Speech Therapists have individual offices that are quiet environments to facilitate small group and individual therapy sessions addressing skills that need to be pre-taught before they can be generalized to the classroom.


What about Assistive Technology?

Spectrum Academy has many assistive technology resources that are utilized daily in classrooms to accommodate individual students needs; for example, it is not uncommon to see students using noise-canceling headphones, wi-fi headphones for white noise or calming music, adaptive seating (wobble stool, therapy ball)  for movement needs, slant boards, pencil grips, chrome extensions on computers, speech to text, or text to speech software and other individualized adaptations and accommodations as needed.

Spectrum Academy Related Services Providers also provide whole classroom instruction in the Elementary general education classes at least once a month to promote child find of students that may require services and for RTI interventions and collaboration with teachers.

What is the expected behavior for students and staff?

Appropriate behavior in public settings is a requirement of life for members of any society. Public charter schools are instruments of society and, therefore, the community that supports a public charter school district has the right to expect school officials to maintain a safe and secure environment and to ensure that students, school personnel, and visitors to a school campus (including online) conduct themselves in an orderly, courteous, dignified, and respectful manner. This being said, we also understand that our focus as a charter school is on serving students with High Functioning Autism. Students with Autism, by virtue of the underlying points of diagnosis of social deficits and rigidity, often struggle with self-regulation.  Spectrum Academy has implemented Positive Behavioral Supports throughout the school to support our students.  


Other Behavioral Supports?

Other behavior supports that are school-wide are visual schedules, a level system to reinforce expected school behavior, and token economy systems.  When students engage in behavior that is above and beyond for them, they are recognized for that behavior by receiving a Principals Club ticket to be entered for a drawing.  Students are also taught social skills as part of their daily curriculum.  Students are permitted to take breaks when needed, preferably in their classrooms, but they also take breaks in the hall, OT rooms, with their paraprofessionals, or other areas of the school.  

Additional support is given for students who often struggle with behavior.  Small group instruction is given to assist the learning of specific social/behavioral skills that they may be missing.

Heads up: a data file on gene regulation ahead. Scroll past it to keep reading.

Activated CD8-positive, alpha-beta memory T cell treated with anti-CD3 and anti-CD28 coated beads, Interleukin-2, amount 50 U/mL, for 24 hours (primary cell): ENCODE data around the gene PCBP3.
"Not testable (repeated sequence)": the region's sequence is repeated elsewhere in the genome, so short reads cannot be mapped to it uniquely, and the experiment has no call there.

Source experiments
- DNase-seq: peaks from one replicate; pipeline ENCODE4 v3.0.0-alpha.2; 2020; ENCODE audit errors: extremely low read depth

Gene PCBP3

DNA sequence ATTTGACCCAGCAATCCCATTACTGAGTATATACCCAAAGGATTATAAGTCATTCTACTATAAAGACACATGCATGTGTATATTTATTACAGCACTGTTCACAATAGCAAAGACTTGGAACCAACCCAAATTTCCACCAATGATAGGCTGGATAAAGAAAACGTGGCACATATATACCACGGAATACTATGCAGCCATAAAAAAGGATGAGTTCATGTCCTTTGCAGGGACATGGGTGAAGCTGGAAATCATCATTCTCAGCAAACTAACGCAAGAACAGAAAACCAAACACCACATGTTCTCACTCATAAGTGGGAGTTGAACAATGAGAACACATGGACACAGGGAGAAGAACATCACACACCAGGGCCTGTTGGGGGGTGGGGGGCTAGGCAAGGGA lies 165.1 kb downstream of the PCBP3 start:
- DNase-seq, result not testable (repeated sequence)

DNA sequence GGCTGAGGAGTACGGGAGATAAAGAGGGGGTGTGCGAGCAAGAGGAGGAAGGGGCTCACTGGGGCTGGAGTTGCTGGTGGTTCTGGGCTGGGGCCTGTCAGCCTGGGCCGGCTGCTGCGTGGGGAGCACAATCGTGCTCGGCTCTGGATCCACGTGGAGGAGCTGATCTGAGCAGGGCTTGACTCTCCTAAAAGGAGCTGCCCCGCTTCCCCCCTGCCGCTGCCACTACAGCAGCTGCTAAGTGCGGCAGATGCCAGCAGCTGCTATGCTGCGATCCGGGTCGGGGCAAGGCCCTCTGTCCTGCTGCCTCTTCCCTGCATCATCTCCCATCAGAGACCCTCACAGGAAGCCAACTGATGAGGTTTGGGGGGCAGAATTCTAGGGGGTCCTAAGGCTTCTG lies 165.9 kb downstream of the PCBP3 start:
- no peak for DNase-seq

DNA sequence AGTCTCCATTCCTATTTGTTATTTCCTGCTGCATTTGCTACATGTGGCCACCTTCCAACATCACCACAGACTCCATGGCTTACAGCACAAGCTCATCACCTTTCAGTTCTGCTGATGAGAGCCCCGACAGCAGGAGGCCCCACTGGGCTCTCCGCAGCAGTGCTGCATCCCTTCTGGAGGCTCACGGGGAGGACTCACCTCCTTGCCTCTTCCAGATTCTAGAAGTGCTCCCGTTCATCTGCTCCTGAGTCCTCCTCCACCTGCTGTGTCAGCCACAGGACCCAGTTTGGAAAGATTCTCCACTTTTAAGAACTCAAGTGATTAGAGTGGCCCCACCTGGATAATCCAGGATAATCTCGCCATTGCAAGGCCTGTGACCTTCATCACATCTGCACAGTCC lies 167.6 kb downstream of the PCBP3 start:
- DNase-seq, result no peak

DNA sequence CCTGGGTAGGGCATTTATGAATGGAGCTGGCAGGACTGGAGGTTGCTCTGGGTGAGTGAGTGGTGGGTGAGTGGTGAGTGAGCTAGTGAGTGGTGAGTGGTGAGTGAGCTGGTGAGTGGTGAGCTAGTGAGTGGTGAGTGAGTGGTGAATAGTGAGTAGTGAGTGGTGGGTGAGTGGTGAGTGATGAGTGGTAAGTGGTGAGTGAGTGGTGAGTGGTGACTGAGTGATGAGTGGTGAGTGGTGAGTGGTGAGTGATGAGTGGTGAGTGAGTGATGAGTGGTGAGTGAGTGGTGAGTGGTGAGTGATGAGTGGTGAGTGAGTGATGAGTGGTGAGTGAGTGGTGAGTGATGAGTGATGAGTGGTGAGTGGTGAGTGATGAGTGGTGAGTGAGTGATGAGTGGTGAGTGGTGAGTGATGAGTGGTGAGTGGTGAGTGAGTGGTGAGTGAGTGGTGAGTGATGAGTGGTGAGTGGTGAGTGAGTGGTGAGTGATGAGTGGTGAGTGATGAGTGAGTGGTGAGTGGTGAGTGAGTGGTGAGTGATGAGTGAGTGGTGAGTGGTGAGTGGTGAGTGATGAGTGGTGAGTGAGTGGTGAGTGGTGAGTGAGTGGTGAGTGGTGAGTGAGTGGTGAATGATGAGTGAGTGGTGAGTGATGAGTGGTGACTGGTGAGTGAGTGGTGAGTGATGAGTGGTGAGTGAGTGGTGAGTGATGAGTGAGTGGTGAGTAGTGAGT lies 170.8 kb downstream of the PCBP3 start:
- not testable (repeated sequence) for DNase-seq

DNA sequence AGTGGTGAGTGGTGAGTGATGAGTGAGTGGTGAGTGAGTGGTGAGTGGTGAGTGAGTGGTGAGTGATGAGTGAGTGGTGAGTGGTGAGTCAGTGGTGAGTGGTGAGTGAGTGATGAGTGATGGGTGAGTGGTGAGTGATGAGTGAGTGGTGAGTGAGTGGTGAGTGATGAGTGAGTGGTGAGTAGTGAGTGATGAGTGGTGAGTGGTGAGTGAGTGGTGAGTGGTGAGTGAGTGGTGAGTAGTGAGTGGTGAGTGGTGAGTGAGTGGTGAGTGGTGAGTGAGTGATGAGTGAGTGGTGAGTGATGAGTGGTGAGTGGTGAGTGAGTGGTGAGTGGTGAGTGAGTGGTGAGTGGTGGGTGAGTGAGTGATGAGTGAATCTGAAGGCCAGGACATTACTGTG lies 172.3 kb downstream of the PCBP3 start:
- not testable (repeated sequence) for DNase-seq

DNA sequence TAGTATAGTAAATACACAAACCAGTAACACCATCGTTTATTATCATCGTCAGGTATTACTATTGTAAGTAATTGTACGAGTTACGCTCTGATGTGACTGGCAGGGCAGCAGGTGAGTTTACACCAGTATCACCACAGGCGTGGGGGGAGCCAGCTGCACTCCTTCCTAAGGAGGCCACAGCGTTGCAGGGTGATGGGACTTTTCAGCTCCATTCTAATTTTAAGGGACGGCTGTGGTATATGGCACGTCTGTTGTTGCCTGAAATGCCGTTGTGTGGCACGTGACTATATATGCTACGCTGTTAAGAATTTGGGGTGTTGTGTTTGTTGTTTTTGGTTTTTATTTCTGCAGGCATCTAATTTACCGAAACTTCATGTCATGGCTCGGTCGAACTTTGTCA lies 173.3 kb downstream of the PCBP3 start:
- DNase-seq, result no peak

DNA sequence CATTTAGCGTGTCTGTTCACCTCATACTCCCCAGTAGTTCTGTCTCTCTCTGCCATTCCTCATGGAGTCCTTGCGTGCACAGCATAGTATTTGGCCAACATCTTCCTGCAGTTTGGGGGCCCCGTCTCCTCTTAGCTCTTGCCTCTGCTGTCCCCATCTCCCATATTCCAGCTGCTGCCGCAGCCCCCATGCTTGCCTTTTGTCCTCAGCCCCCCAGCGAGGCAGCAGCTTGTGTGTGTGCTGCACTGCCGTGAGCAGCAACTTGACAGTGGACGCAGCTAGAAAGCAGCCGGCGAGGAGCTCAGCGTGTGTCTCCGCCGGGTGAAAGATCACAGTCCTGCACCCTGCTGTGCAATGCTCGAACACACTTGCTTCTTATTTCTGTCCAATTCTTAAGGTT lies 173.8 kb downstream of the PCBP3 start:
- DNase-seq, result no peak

For students who consistently struggle with behavior, our Behavior Specialists create Behavior Intervention Plans (BIP) by doing a Functional Behavior Assessment (FBA) to understand the function of the students’ behavior and know what interventions will help the student learn the skills they need to get what they need in a socially appropriate way.  We have a Student Support Team that can assist teachers or paraprofessionals if the student becomes too escalated to maintain a learning environment in the classroom.  The Student Support Team is there to help the student calm down and return to a place where learning can begin again. If ever a student becomes a danger to themselves or others, they are taken to a safe space until they are able to return to safety.  This is always a last resort, and all state guidelines and laws are followed to ensure safety and the best possible outcome for the student.  

We love our students and strive to teach them the behavioral and social skills that will help them be as successful as they can be as members of the school and community.


Do you offer transportation?

We don’t offer transportation, but we do try to help you find other families to carpool with. Once enrolled, we can help you find other families in your area. It’s then up to you to reach out and connect with them.


Is there tuition?

No, we are a public charter school so there are no fees other than the typical registration fees you’d pay at any public school in 7th-12+ grades. 

Do I need a background check to Volunteer at the school?

YES! We are extremely careful with who we allow to have access to our students. 


How do I get a background check?

NORTH SALT LAKE: When you are ready to complete the check, you will come to the front office to pay. We then give you a paper to take to the Police Department, pay their fingerprinting fee, complete the scan and bring the paper back to the front office.

PLEASANT GROVE: Pick up a signed Request for Electronic Application background check and pay the processing fee at the school front office if applicable and receive further instructions. 


How often do I need to complete my background check?

You only have to do this once for the duration of your student(s) time at Spectrum!


Do you offer a hot lunch option?

Yes. For more information visit our School Lunch page.


Do you offer before or after school childcare?

NORTH SALT LAKE: Spectrum Academy does not offer before or after school childcare. 

PLEASANT GROVE: We do offer before and after school childcare. Please contact Martha McIff for more information.


What if my child has unique medical needs?

We have nursing staff at each campus who will set up a healthcare plan, administer medications and work with you individually about your students’ needs.


I would like to further discuss the needs of my student. 

Please email your questions to any of our office staff and/or administrators listed below.

North Salt Lake Elementary School Office (Grades K-3):
Phone 801-936-0318 Opt. 1

North Salt Lake Intermediate School Office (Grades 4-8):
Phone 801-936-0318 Opt. 2

North Salt Lake High School Office (Grades 9-12):
Phone 801-936-0318 Opt. 3

North Salt Lake STARS Office:
801-936-0318 Opt. 4

Pleasant Grove Elementary Office (Grades K-8):

Phone 801-785-9019 Opt 1.

Pleasant Grove Secondary Office (Grades 7-12):

Phone 801-785-9019 Opt. 2

Pleasant Grove STARS Office:

Phone 801-785-9019 Opt. 3